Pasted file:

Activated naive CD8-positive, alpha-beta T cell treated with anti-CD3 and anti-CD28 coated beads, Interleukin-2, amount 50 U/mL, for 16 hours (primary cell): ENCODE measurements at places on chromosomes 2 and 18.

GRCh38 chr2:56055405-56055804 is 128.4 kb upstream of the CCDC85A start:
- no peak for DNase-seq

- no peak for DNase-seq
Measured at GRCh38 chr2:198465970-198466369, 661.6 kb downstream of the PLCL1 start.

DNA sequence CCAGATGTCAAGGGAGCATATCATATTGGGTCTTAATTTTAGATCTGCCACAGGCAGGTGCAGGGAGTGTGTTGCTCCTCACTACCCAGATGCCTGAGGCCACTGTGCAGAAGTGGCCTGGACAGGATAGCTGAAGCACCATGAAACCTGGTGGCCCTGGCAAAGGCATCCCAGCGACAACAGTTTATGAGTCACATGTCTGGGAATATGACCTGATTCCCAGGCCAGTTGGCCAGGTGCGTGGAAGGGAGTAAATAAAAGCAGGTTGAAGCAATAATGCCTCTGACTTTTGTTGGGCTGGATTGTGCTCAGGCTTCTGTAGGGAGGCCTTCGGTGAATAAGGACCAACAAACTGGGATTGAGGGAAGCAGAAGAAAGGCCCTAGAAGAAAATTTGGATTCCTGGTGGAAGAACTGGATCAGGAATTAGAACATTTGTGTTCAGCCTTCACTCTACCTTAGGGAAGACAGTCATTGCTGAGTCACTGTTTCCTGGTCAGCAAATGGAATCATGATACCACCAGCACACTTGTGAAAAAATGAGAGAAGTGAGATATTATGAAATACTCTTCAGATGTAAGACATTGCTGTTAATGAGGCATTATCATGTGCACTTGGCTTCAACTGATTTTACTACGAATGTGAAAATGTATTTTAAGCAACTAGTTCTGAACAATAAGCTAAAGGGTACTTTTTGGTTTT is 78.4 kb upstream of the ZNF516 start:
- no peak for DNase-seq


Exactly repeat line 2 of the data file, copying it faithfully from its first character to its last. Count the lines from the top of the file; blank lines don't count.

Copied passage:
GRCh38 chr2:56055405-56055804 is 128.4 kb upstream of the CCDC85A start: